Casablanca director Michael Curtiz is on board here too, and he does a masterful job bringing the story to life. Curtiz, or Warner Brothers, or both, decided to transplant the novel's action from Cuba to Newport Beach, but the theme of a man caught in untenable economic circumstances remains. Those who wanted a reasonably faithful adaptation of Hemingway's story got it in this film. The first version, also called To Have and Have Not, was amazing but had little in common with the source material. The third adaptation, The Gun Runners, was also good but downplayed certain political themes. (There's also an Iranian version we haven't seen and which we'll leave aside for now.)

So, which of the three U.S. versions is best? Is it really a competition? They're all compulsively watchable, but this effort with Garfield is the grittiest by far, and the most affecting. It's strange—To Have and Have Not is supposed to be Hemingway's worst book, but with three good movies made from it, maybe it isn't that bad after all. Perhaps because it's a work from one of the most influential authors ever to write in English, the bar was just set too high. Maybe it really is Hemingway at his worst, but personally we think it's very good. The Breaking Point premiered in the U.S. today in 1950.

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History Rewind
The headlines that mattered yesteryear.
September 28
1941—Williams Bats .406
Ted Williams of the Boston Red Sox finishes the Major League Baseball season with a batting average of .406. He is the last player to bat .400 or better in a season.
September 27
1964—Warren Commission Issues Report
The Warren Commission, which had been convened to examine the circumstances of John F. Kennedy's assassination, releases its final report, which concludes that Lee Harvey Oswald, acting alone, killed Kennedy. Today, up to 81% of Americans are troubled by the official account of the assassination.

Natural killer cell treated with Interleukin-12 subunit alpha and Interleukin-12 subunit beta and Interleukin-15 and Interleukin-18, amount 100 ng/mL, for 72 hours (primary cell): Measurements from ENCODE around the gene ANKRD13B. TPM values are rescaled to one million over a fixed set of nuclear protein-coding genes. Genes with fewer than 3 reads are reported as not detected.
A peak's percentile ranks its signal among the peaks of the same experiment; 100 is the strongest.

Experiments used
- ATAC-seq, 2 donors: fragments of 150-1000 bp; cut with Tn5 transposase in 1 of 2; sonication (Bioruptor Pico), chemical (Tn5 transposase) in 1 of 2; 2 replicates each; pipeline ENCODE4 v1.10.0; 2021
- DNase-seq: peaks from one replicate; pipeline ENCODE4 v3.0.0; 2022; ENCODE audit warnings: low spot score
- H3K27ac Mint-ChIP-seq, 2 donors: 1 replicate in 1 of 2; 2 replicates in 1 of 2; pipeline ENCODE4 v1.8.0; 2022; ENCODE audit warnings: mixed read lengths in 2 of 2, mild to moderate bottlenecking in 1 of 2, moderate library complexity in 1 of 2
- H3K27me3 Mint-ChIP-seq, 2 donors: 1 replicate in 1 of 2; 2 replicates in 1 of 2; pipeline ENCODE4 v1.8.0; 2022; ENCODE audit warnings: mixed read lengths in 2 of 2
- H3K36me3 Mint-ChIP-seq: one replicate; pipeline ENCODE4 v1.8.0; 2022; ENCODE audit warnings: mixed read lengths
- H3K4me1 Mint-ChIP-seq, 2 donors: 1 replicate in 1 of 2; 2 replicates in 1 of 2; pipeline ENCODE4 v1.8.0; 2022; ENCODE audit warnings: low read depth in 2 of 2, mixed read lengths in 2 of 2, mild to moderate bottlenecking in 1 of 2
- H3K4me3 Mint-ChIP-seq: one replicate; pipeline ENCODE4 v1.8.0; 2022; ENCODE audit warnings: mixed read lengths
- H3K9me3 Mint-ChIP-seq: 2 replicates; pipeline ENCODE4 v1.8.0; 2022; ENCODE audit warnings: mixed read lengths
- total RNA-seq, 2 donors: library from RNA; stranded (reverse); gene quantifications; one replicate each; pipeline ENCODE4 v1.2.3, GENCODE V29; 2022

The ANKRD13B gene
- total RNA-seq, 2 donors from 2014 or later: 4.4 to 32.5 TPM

September 26
1934—Queen Mary Launched
The RMS Queen Mary, three-and-a-half years in the making, launches from Clydebank, Scotland. The steamship enters passenger service in May 1936 and sails the North Atlantic Ocean until 1967. Today she is a museum and tourist attraction anchored in Long Beach, U.S.A.
1983—Nuclear Holocaust Averted
Soviet military officer Stanislav Petrov, whose job involves detection of enemy missiles, is warned by Soviet computers that the United States has launched a nuclear missile at Russia. Petrov deviates from procedure, and, instead of informing superiors, decides the detection is a glitch. When the computer warns of four more inbound missiles he decides, under much greater pressure this time, that the detections are also false. Soviet doctrine at the time dictates an immediate and full retaliatory strike, so Petrov's decision to leave his superiors out of the loop very possibly prevents humanity's obliteration. Petrov's actions remain a secret until 1988, but ultimately he is honored at the United Nations.